# Differentiating Bellman equation

Assume that we have a Bellman equation that is

$$V(k)=\max_{0\leq k'\leq f\left(k\right)}u\left(f\left(k\right)-k'\right)+\beta V\left(k'\right)$$ The textbook says that if we differentiate with respect to $$k'$$ and set equal to $$0,$$ we get: $$u'\left(f\left(k\right)-k'\right)=\beta V'\left(k'\right)$$

My questions are: i) What are we differentiating here? $$V(k)$$? Also, how can we differentiate under the max operator?

## 1 Answer

In a sense, the Bellman equation is a definition of $$V(k)$$, which might be more obvious if it's written $$V(k):=\max_{0\leq k'\leq f\left(k\right)}u\left(f\left(k\right)-k'\right)+\beta V\left(k'\right).$$ The operator $$\max_{0\leq k'\leq f\left(k\right)}$$ tells us that, to get $$V(k)$$, we should find the specific $$k'$$ - let's call it $$k'^*$$ - at which the expression $$u\left(f\left(k\right)-k'\right)+\beta V\left(k'\right)$$ is greatest (if such a maximum exists).

To do that, and provided the functions involved have the right properties, the first step is to take the derivative of $$u\left(f\left(k\right)-k'\right)+\beta V\left(k'\right)$$ with respect to $$k'$$ and setting the result equal to zero. So, $$\frac{d}{dk'}u\left(f\left(k\right)-k'\right)+\beta V\left(k'\right) = 0,$$ from which follows (after some math) that $$u'\left(f\left(k\right)-k'\right)=\beta V'\left(k'\right)$$ at the maximum (given the right properties), so not everywhere, but where $$k'=k'^*$$. Without further knowledge of $$u$$ and $$V$$, this gives at least an implicit rule for how to obtain $$k'^*$$, namely via $$u'\left(f\left(k\right)-k'^*\right)=\beta V'\left(k'^*\right)$$ Because with $$k'^*$$ we have now found the specific $$k'$$ at which $$u'\left(f\left(k\right)-k'\right)=\beta V'\left(k'\right)$$ is greatest, we can substitute that specific value, $$k'^*$$, into the initial definition to get $$V(k):=u\left(f\left(k\right)-k'^*\right)+\beta V\left(k'^*\right).$$ where the $$\max$$ operator has disappeared, as $$k'^*$$ evaluates the function already at the max. And we see that $$V(k)$$ does not depend on $$k'$$.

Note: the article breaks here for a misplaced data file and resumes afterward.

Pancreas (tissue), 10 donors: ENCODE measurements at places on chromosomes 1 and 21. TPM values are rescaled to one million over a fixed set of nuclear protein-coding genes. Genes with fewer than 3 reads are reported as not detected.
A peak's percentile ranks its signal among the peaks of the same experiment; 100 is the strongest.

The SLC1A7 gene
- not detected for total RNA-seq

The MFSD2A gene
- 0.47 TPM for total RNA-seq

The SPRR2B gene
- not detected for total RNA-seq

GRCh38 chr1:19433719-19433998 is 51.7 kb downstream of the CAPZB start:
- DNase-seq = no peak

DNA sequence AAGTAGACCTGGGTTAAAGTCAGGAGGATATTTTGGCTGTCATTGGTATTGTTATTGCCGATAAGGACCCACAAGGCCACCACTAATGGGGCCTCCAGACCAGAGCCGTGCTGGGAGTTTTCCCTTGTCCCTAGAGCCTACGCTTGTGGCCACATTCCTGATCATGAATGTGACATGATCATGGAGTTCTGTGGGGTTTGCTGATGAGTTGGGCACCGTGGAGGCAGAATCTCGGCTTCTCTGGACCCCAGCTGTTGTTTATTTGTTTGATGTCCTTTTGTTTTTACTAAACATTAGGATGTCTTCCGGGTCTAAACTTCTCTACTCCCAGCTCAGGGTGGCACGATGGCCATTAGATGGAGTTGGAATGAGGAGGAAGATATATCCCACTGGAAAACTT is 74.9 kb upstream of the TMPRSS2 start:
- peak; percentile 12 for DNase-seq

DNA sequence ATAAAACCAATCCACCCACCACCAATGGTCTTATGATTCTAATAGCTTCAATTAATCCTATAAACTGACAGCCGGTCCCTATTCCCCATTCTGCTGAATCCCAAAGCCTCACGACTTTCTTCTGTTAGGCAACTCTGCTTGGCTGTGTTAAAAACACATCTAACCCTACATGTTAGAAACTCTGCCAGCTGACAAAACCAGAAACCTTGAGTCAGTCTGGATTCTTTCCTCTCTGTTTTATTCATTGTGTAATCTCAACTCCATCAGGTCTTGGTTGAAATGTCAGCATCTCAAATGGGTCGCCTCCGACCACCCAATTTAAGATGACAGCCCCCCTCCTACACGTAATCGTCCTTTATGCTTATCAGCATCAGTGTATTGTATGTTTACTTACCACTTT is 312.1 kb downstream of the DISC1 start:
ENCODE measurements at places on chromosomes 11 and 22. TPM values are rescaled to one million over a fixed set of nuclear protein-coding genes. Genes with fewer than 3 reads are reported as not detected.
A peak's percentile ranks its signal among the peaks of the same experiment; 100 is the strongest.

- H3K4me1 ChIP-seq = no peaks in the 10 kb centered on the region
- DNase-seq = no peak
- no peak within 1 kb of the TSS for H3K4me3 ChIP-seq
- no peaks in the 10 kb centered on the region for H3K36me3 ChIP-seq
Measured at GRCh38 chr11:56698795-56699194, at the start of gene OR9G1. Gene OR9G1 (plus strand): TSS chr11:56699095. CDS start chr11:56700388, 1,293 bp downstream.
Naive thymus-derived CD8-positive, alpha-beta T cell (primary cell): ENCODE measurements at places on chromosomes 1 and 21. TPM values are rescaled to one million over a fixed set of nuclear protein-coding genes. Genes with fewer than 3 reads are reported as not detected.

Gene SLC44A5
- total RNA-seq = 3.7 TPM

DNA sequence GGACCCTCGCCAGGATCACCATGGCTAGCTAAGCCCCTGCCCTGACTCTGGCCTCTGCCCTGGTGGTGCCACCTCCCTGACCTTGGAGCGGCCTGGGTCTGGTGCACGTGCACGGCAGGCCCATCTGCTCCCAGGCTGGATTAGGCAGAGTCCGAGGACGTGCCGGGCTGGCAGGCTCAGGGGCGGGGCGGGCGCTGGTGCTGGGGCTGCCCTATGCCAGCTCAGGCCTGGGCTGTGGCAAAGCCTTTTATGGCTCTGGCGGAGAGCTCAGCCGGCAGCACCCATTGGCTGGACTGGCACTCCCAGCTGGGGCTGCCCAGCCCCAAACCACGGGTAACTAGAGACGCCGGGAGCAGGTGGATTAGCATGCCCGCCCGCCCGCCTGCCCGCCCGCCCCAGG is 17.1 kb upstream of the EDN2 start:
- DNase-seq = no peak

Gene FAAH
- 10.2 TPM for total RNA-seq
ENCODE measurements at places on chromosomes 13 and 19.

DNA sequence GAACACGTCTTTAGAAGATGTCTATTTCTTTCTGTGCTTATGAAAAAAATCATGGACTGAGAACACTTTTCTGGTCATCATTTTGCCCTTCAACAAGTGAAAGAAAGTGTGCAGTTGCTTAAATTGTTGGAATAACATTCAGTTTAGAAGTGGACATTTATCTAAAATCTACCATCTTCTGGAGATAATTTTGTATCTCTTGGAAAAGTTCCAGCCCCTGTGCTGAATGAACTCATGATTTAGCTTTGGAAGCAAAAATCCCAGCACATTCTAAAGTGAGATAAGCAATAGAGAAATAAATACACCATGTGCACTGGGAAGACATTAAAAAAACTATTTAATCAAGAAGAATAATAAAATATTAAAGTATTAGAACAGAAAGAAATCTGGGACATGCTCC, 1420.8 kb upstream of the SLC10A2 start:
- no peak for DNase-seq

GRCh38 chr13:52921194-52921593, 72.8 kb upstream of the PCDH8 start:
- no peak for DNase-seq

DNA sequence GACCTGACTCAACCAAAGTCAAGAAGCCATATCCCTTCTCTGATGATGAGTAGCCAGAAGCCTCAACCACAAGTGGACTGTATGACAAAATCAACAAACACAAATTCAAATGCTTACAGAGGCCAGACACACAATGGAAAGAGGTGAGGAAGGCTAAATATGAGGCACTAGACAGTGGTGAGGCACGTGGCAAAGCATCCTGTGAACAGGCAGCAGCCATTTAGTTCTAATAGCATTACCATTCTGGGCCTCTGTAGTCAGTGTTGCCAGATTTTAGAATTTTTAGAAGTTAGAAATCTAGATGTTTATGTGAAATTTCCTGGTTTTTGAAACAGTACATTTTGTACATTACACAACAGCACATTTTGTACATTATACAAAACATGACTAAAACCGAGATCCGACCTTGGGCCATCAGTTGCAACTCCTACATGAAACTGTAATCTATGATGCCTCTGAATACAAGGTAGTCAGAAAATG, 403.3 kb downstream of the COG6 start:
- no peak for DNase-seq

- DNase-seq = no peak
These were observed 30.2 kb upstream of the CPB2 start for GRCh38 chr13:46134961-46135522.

• Would it be correct to write V(k) as actually V(k,k') and then differentiate both sides? I will accept this answer, if you could please write down explicitly what we are differentiating? In other words, when we take the derivative, does the max operator disappear? Aug 25, 2022 at 23:23
• @KwameBrown $V$ only depends on $k$, not on $k'$. For a given $k$, we only care about the specific value of $k'$ where the inner function is maximized. The rest is calculus, to find a (local) maxima of a (differentiable) function, compute its derivative and set it to zero (and check a few more things). Aug 26, 2022 at 7:52
• Answer edited for clarification.
– BrsG
Aug 26, 2022 at 8:22
• +1, nice answer Aug 26, 2022 at 9:03
• Thank you so much, this is very helpful indeed. Aug 26, 2022 at 12:58